Having a Formula One world champion unveil a 1000hp hybrid hypercar on the eve of the Frankfurt Motor Show was always going to be a show stopper. And the appearance of Lewis Hamilton, a superstar in his own right, did somewhat overshadow the keynote address that preceded his appearance, where the CEO of Daimler and head of Mercedes-Benz cars, Dr. Dieter Zetsche outlined his organisation’s approach to mobility in the near to mid-term.
In case you’ve been living under a rock, the auto industry is at the crossroads, has been for quite a few years now; petrol, diesel or hybrid, battery or fuel cell, sharing or owning, autonomous or human, the list goes on. It doesn’t help that the prevailing narrative always seems to pitch one against the other, dividing opinions when an open mind is what’s really required. We are not talking about whether a V8 sounds sweeter than a V6 here, the solution to climate change and over populated roads won’t come overnight, but it’s vital that carmakers keep working at it.
Expressing regret early on in his speech over the loss of trust in German automakers’ sustainability efforts (no doubt referring to Dieselgate and its fallout), Zetsche reaffirmed Daimler’s commitment to the future of mobility, he also points out that his organisation is in the best possible shape to invest in the future because the current core business is in robust health, with global sales seeing an increase of 13% compared to last year. The statement may be stating the obvious but industry commentators rarely are able to comprehend the level of resources (monetary and talent) required to drive R&D or appreciate how tricky it is for giant car companies to transform themselves into entities that are agile enough to navigate uncharted territories without jeopardising the status quo. The stakes could not be higher.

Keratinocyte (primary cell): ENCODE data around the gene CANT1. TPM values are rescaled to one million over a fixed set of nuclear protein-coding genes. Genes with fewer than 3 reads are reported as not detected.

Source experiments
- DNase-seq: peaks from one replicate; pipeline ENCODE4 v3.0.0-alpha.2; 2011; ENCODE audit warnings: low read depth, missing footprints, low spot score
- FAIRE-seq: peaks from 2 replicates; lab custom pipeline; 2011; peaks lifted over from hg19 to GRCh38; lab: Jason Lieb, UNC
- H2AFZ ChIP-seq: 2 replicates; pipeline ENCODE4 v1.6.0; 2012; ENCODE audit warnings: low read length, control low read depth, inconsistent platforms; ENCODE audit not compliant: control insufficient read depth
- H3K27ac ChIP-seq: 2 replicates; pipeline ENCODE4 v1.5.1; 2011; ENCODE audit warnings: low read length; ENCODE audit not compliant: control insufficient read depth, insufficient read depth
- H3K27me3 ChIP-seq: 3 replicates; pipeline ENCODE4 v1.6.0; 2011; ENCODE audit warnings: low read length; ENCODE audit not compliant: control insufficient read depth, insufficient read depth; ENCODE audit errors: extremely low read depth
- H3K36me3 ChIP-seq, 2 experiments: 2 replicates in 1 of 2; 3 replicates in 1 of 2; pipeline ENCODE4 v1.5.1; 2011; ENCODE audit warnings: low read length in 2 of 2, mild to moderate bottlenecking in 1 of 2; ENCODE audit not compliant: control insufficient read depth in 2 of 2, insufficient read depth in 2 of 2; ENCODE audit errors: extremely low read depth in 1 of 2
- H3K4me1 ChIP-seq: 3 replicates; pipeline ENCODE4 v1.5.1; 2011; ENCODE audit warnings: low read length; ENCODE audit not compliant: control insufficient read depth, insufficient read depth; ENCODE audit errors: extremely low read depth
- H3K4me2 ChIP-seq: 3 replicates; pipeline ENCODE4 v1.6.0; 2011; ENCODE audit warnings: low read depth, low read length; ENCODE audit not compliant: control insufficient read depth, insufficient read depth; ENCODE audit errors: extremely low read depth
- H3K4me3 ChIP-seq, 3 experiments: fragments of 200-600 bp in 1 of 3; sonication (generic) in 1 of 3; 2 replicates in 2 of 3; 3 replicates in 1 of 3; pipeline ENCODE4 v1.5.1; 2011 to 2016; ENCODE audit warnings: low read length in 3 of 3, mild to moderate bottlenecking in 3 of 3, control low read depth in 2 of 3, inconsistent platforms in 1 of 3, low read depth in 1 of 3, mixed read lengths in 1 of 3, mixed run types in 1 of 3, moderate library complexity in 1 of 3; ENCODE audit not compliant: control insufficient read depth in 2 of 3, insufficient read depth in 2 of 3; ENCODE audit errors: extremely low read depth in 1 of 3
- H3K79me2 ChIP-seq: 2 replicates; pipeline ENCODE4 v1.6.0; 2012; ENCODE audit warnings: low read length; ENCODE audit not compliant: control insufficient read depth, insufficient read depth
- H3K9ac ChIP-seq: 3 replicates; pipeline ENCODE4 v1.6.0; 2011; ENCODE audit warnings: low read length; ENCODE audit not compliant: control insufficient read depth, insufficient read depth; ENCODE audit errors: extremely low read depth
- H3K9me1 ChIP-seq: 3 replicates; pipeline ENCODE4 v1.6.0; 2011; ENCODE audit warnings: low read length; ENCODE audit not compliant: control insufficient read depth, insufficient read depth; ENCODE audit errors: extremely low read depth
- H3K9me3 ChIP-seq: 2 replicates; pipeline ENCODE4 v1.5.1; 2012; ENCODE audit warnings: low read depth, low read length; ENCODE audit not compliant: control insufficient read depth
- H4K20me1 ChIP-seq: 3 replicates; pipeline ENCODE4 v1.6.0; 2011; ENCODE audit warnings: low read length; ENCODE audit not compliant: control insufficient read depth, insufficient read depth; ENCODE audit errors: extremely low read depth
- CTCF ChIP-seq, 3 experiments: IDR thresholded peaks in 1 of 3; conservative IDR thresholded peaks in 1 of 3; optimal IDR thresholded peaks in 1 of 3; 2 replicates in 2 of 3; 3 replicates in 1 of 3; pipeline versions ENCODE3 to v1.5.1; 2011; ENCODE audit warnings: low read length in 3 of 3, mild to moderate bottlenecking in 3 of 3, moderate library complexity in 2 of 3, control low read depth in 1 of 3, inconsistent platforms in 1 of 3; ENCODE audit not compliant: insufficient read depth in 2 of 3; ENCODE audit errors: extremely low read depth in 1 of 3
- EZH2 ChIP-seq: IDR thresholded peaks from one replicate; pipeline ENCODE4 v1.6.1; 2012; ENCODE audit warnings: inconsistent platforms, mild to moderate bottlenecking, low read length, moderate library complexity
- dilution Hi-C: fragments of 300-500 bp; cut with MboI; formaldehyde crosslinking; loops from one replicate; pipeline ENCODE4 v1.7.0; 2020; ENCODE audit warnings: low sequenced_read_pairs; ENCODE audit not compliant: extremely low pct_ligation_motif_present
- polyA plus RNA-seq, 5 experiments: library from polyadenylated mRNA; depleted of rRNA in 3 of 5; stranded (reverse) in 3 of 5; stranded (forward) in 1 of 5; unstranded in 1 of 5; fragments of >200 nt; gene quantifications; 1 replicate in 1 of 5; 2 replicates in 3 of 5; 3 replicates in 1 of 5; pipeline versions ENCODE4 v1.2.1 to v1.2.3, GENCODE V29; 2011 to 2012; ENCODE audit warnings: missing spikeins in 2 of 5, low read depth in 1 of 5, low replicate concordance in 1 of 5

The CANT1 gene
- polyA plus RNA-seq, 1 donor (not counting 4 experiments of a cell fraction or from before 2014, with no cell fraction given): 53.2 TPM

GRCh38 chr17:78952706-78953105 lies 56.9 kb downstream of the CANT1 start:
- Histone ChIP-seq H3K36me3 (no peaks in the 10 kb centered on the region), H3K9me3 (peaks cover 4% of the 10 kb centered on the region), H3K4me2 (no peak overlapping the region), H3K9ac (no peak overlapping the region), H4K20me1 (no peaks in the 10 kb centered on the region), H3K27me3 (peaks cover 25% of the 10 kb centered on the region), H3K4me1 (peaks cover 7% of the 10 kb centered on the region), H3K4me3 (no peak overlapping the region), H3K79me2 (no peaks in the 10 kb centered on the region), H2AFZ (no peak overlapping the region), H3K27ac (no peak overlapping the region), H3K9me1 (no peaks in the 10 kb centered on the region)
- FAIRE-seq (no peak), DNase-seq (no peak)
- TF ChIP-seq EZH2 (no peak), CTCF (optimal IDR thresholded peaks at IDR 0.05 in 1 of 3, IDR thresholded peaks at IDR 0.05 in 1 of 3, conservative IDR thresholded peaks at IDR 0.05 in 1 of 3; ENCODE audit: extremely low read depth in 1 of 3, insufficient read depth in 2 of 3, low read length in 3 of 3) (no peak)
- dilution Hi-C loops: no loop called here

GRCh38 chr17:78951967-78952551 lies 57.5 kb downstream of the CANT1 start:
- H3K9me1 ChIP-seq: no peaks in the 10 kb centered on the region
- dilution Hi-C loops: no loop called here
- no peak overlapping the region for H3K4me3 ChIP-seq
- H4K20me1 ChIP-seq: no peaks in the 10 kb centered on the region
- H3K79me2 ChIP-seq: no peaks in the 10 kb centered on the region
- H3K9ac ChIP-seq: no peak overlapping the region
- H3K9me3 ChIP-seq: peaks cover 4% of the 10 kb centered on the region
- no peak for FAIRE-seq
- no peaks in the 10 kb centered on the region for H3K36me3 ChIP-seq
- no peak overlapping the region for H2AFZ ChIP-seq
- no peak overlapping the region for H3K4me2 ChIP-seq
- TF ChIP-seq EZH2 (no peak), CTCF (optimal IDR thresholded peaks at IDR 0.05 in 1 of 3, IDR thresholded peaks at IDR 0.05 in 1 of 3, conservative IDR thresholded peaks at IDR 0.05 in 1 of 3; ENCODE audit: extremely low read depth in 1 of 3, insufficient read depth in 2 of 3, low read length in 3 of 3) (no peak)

Suffice to say, the carmaker that manages this period of transition and deal with change the best will come out smelling of roses, that much we know. Daimler is convinced that there is no such thing as ‘the one correct answer’ and that sustainable mobility isn’t better served by excluding or banning a certain type of fuel or propulsion which according to Zetsche is a disservice to ‘climate politics’. “At the end of the day, every electric car is only as sustainable as the electric it uses,” said the good doctor.
Zetsche points out that efficient diesel engines are still needed to meet CO2 targets and that Daimler will invest €3 billion to develop and produce new diesel engines that would satisfy even the harshest diesel critics. And then there’s the mid-term goal – zero emission mobility – and for that, €10 billion will be invested in developing electrified vehicles over the next 10 years, with Mercedes-Benz targeting to offer 50 such models by 2022.
Mercedes-Benz has got your back
Ultimately, what Zetsche conveyed to the media who gathered at the eve of the 2017 IAA at Frankfurt was a message of confidence and assurance – the future of mobility will no doubt be diverse, but Mercedes-Benz will strive to offer choices to its customers in the foreseeable future; be it a rumbly V8 or a hushed EV. This multilateral approach will no doubt stretch the resources at Daimler, but the right things are usually harder to do.